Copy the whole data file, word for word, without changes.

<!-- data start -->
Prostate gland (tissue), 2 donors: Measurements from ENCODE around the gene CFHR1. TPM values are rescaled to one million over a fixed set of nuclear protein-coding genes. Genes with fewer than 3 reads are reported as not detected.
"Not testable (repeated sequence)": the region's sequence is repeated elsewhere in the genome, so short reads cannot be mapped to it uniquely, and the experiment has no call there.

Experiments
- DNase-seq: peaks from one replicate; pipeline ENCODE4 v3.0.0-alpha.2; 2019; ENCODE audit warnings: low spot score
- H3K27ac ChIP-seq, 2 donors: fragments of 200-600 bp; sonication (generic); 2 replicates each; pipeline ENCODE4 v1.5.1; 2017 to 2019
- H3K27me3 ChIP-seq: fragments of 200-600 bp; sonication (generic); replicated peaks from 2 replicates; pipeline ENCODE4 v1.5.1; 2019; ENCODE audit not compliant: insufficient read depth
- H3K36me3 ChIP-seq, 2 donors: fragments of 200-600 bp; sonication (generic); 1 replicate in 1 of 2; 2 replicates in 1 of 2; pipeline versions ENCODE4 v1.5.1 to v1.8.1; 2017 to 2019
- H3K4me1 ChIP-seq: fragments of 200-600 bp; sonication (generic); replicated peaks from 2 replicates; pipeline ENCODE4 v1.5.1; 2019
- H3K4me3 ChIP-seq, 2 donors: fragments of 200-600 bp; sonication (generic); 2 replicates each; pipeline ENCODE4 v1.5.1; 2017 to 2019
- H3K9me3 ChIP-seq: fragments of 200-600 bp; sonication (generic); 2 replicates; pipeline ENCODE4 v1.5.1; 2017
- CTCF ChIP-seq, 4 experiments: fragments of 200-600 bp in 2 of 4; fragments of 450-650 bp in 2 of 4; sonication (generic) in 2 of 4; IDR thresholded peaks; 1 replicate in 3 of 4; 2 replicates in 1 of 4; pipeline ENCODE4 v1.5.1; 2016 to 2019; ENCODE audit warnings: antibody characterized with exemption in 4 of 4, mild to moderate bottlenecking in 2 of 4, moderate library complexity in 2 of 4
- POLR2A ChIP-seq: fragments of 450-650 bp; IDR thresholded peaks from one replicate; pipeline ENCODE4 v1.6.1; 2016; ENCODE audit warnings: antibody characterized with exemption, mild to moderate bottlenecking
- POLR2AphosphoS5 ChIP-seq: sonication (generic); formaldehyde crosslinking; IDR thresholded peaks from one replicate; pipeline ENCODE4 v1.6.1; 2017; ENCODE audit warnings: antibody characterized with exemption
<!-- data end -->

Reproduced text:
Prostate gland (tissue), 2 donors: Measurements from ENCODE around the gene CFHR1. TPM values are rescaled to one million over a fixed set of nuclear protein-coding genes. Genes with fewer than 3 reads are reported as not detected.
"Not testable (repeated sequence)": the region's sequence is repeated elsewhere in the genome, so short reads cannot be mapped to it uniquely, and the experiment has no call there.

Experiments
- DNase-seq: peaks from one replicate; pipeline ENCODE4 v3.0.0-alpha.2; 2019; ENCODE audit warnings: low spot score
- H3K27ac ChIP-seq, 2 donors: fragments of 200-600 bp; sonication (generic); 2 replicates each; pipeline ENCODE4 v1.5.1; 2017 to 2019
- H3K27me3 ChIP-seq: fragments of 200-600 bp; sonication (generic); replicated peaks from 2 replicates; pipeline ENCODE4 v1.5.1; 2019; ENCODE audit not compliant: insufficient read depth
- H3K36me3 ChIP-seq, 2 donors: fragments of 200-600 bp; sonication (generic); 1 replicate in 1 of 2; 2 replicates in 1 of 2; pipeline versions ENCODE4 v1.5.1 to v1.8.1; 2017 to 2019
- H3K4me1 ChIP-seq: fragments of 200-600 bp; sonication (generic); replicated peaks from 2 replicates; pipeline ENCODE4 v1.5.1; 2019
- H3K4me3 ChIP-seq, 2 donors: fragments of 200-600 bp; sonication (generic); 2 replicates each; pipeline ENCODE4 v1.5.1; 2017 to 2019
- H3K9me3 ChIP-seq: fragments of 200-600 bp; sonication (generic); 2 replicates; pipeline ENCODE4 v1.5.1; 2017
- CTCF ChIP-seq, 4 experiments: fragments of 200-600 bp in 2 of 4; fragments of 450-650 bp in 2 of 4; sonication (generic) in 2 of 4; IDR thresholded peaks; 1 replicate in 3 of 4; 2 replicates in 1 of 4; pipeline ENCODE4 v1.5.1; 2016 to 2019; ENCODE audit warnings: antibody characterized with exemption in 4 of 4, mild to moderate bottlenecking in 2 of 4, moderate library complexity in 2 of 4
- POLR2A ChIP-seq: fragments of 450-650 bp; IDR thresholded peaks from one replicate; pipeline ENCODE4 v1.6.1; 2016; ENCODE audit warnings: antibody characterized with exemption, mild to moderate bottlenecking
- POLR2AphosphoS5 ChIP-seq: sonication (generic); formaldehyde crosslinking; IDR thresholded peaks from one replicate; pipeline ENCODE4 v1.6.1; 2017; ENCODE audit warnings: antibody characterized with exemption